Time for the US to Get Tough on Vietnam
Enough with the handshakes already
Ultimatum to change needed
The United States’ engagement with Vietnam is, in large part, a failure. Hanoi continues to ply benefits from the US while offering little in return. It is time for the US to demand what kind of relationship Hanoi is seeking with Washington.
A clear distinction must first be made between Vietnam and the country’s government in Hanoi: the former comprises the Vietnamese people and the latter the Communist Party. To conflate the two as one and the same would be grossly erroneous.
It is, of course, far easier dealing in broad strokes. After all, Vietnam’s Communist government is the master of the house, and if the US intends to develop any form of strategic partnership with Vietnam, Washington can only turn to Hanoi. Unfortunately for the US, the Hanoi government is corrupt and a frequent violator of human rights.
None of this is to say the US has not dealt with corrupt and oppressive governments, such as Iran under the Shah, the regime of Saddam Hussein during the Iran–Iraq War, and Chile’s Pinochet government. However, these governments could at least be counted upon to act in the interest of the US. Vietnam’s Communists simply offer no such benefit.
This is not a recommendation of replacing one corrupt, autocratic regime with another one more attuned to American interests. Rather, in understanding and acknowledging the aspirations of the Vietnamese people, this is a recommendation that Washington cease playing Hanoi’s games and demands better, not only for the Vietnamese people but for Washington, as well.
Hanoi is not a partner of Beijing and possesses little leverage in China. Yet, with the US’s desired return to Asia-Pacific, Washington has begun to see Hanoi as not only an economic partner but a strategic regional one.
Renewed and improved relations between the two countries were affirmed by the announcement of a comprehensive partnership by Presidents Barack Obama and Truong Tan Sang in July 2013. The comprehensive partnership would see increased US investment in maritime assistance, the economy, the environment, education and human rights. Additionally, it can also be expected that the US will help pave the way for Vietnam to join the Asia-Pacific’s ambitious free trade agreement, the Trans-Pacific Partnership (TPP).
However, for all the efforts the US has expended in assisting Vietnam, what has Washington gained in return? It was hoped that by helping Vietnam join the World Trade Organization, Hanoi would respect Washington’s request for more tolerance for free speech. Far from it, Hanoi has continued to crack down systematically on political dissidents and human rights activists.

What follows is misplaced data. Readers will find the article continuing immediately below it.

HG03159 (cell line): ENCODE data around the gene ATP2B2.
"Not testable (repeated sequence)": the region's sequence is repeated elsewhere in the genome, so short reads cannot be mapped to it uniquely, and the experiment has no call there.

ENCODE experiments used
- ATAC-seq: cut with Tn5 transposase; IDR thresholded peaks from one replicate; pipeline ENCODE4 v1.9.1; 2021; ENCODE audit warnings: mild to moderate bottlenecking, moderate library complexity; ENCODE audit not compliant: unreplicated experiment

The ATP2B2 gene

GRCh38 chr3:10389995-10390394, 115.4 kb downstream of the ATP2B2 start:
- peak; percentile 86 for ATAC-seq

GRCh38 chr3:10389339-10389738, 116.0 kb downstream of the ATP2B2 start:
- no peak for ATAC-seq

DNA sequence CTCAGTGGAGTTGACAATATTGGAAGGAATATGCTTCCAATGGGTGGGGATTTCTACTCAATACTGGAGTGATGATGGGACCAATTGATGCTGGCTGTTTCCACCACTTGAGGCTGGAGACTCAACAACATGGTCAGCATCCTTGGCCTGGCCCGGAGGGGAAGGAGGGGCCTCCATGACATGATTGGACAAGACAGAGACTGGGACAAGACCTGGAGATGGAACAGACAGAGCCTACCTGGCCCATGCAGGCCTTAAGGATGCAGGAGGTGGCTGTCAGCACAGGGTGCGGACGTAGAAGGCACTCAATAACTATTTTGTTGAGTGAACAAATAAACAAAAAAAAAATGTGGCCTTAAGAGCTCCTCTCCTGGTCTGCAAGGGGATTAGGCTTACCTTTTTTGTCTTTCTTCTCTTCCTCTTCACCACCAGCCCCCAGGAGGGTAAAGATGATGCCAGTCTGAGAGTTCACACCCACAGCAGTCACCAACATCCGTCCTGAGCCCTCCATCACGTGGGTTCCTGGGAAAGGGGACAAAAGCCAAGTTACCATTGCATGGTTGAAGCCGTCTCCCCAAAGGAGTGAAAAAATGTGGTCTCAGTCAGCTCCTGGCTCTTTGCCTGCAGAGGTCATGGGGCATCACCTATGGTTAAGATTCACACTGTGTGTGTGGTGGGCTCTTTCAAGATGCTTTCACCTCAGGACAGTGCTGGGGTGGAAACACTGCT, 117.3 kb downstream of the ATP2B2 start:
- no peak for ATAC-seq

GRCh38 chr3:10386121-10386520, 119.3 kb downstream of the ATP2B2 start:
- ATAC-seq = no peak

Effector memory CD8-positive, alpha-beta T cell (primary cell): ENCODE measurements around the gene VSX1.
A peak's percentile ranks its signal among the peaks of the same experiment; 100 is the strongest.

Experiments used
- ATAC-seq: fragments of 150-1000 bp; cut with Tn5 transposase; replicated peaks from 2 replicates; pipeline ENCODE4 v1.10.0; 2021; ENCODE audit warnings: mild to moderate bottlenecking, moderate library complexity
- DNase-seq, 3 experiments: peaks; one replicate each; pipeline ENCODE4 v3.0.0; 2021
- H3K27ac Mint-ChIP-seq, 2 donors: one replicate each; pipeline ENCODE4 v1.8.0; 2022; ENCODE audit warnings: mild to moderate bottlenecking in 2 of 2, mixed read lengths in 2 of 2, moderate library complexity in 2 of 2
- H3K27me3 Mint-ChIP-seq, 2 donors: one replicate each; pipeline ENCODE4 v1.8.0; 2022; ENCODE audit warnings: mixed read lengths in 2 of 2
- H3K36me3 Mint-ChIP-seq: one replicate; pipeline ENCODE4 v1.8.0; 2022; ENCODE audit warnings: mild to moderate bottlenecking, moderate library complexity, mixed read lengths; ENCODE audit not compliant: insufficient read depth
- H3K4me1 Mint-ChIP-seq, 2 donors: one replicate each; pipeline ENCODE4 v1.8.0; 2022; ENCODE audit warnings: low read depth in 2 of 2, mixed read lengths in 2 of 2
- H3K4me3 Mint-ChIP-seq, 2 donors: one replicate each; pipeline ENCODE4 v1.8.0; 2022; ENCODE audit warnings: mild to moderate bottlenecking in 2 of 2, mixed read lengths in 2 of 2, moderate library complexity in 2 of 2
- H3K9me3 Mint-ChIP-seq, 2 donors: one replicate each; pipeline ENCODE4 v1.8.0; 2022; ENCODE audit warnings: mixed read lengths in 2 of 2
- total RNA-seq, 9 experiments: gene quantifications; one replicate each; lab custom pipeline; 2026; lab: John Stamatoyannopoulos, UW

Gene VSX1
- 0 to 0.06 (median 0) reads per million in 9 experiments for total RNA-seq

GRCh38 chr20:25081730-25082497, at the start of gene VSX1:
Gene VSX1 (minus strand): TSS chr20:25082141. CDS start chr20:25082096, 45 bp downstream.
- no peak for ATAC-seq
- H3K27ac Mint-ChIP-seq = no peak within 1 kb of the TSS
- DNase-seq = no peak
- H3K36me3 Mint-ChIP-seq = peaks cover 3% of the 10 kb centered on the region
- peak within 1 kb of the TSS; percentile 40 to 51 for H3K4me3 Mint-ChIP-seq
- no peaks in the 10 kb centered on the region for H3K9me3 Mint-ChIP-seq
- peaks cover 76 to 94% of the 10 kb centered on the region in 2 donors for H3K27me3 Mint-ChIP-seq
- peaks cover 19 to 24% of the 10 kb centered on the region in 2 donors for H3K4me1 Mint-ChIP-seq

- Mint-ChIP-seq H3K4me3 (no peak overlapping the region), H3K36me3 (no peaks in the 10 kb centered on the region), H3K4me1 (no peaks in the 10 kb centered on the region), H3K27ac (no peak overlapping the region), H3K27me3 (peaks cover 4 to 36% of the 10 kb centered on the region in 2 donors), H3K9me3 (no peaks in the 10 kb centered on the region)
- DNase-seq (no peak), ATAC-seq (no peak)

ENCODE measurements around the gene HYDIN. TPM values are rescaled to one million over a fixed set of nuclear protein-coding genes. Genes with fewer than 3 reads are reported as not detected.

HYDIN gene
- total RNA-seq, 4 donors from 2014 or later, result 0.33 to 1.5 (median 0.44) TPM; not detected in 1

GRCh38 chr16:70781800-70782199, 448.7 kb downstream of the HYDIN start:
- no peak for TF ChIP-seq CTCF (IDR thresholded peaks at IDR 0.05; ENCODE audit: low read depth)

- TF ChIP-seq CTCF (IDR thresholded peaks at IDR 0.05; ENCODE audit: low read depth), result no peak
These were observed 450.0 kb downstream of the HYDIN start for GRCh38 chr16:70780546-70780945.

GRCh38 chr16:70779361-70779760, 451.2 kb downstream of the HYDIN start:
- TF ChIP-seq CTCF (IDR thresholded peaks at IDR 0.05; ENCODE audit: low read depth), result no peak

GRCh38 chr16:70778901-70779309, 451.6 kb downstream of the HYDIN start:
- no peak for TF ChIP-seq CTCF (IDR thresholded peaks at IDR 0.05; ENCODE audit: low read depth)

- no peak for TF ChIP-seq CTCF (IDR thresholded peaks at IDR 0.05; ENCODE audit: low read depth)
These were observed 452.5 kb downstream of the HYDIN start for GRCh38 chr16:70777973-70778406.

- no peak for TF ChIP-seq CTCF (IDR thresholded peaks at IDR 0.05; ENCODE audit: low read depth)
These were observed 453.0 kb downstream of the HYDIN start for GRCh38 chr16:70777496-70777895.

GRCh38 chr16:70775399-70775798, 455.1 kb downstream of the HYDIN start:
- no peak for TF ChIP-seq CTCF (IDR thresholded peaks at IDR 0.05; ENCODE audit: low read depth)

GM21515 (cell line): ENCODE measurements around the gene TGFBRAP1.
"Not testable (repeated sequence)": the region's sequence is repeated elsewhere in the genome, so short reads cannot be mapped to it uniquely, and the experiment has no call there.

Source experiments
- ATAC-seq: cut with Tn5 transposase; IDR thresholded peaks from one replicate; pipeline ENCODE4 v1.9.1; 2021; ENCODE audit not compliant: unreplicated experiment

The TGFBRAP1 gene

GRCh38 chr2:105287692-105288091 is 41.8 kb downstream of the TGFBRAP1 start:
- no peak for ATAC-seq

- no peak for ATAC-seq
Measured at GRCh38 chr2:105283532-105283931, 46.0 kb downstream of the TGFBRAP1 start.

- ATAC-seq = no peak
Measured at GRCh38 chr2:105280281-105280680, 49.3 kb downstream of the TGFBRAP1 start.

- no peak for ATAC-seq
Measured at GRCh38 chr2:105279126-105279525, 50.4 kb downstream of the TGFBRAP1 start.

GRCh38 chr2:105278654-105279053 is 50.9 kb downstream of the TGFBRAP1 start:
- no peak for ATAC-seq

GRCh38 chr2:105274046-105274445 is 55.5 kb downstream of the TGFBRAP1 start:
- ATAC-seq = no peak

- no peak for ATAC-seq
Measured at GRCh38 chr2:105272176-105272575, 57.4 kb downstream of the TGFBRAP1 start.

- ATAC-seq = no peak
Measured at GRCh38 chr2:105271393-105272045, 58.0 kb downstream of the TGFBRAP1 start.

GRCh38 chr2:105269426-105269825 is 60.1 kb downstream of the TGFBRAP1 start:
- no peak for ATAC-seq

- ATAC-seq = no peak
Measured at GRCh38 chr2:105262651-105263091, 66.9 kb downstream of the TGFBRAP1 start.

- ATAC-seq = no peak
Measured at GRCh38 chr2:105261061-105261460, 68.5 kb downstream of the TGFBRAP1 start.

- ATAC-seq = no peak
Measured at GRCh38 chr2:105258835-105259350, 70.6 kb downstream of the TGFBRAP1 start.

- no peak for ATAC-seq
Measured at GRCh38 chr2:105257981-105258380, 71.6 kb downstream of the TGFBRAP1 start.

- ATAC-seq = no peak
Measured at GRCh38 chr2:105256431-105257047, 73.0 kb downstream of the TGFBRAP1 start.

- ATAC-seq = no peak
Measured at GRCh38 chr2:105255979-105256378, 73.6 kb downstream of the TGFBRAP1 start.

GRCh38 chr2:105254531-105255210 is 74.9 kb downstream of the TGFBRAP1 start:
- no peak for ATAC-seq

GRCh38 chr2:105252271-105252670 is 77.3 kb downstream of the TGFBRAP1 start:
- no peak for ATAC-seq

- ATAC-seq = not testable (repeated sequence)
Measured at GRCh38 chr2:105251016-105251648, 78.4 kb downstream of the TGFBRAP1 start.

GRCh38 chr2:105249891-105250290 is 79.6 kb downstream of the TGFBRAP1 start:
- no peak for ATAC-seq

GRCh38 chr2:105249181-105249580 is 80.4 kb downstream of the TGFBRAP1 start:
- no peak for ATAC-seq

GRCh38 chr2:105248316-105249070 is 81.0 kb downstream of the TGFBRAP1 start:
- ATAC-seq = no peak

Change, or else
Washington holds all the cards, not Hanoi. Any notion (and any advantage that comes with such a notion) that Vietnam’s leaders can operate on an even playing field with Beijing overestimates Hanoi’s abilities. It should be understood in Washington that the current regime in Hanoi is an unnecessary obstacle to America’s foreign policy objectives in Asia-Pacific. To continue down the same path with Vietnam will achieve little of substance.
Despite America’s investment in Vietnam and securing a seat for the country in the WTO, to say nothing of the US’ expected support for Vietnam to join the TPP, Vietnam has demonstrated a degree of indifference to US concerns. Hanoi has enjoyed the benefits of having closer ties with Washington without offering anything in return. Such a relationship must end.
Once and for all, the US must demand Vietnam to clearly state its intentions. Of course, such a decision is not made in a vacuum, and Vietnam does not exist in a bubble. Quite literally, China looms in the background.
Although the US and Vietnam are uniformly concerned with China’s increasing assertiveness, Hanoi has been content by playing the two giants off one another. Unwilling to lean too far to the US and too far to China, Vietnam’s leaders have walked a fine line. Hanoi has chosen its battles carefully, never rushing to pick sides.
However, it is time for Vietnam to pick a side. Rather than waffling between the US and China, and thus pleasing no one, Hanoi should decide with whom it will join. Of course, Hanoi can elect to go it alone, but in such a case there would be no reason for the US to continue providing support to the regime, which could jeopardize the country’s entry to the TPP.
The fear is that such an ultimatum would frighten Vietnam’s Communist leaders into the hands of China. If Hanoi should seek comfort in Beijing, however, it is fair to say Vietnam’s leaders would be labelled traitors by their people, who are not so willing to join hands with China. Such a regime would likely have a short life expectancy.
The US has little to lose by throwing down such an ultimatum. Whatever economic or strategic advantage that would be lost if Vietnam turns its back on the US can be recuperated from Indonesia, Singapore, Malaysia, Philippines and/or Thailand. To be sure, the US would lose a neighbor of China’s; but then if Vietnam is unwilling to side with the US when asked, maintaining the status quo will have done nothing for the US.
If Vietnam should side with the US then the terms should be made clear to Hanoi: Vietnam must undergo political and democratic reform, and only once concrete efforts towards reform have been achieved will Washington resume relations with Hanoi. This is an aggressive position to assume, but it is time that Washington ceases feeding the illusion that Hanoi holds all the powers.
Khanh Vu Duc is a lawyer and part-time law professor at the University of Ottawa. His research covers Vietnamese politics, international relations and international law.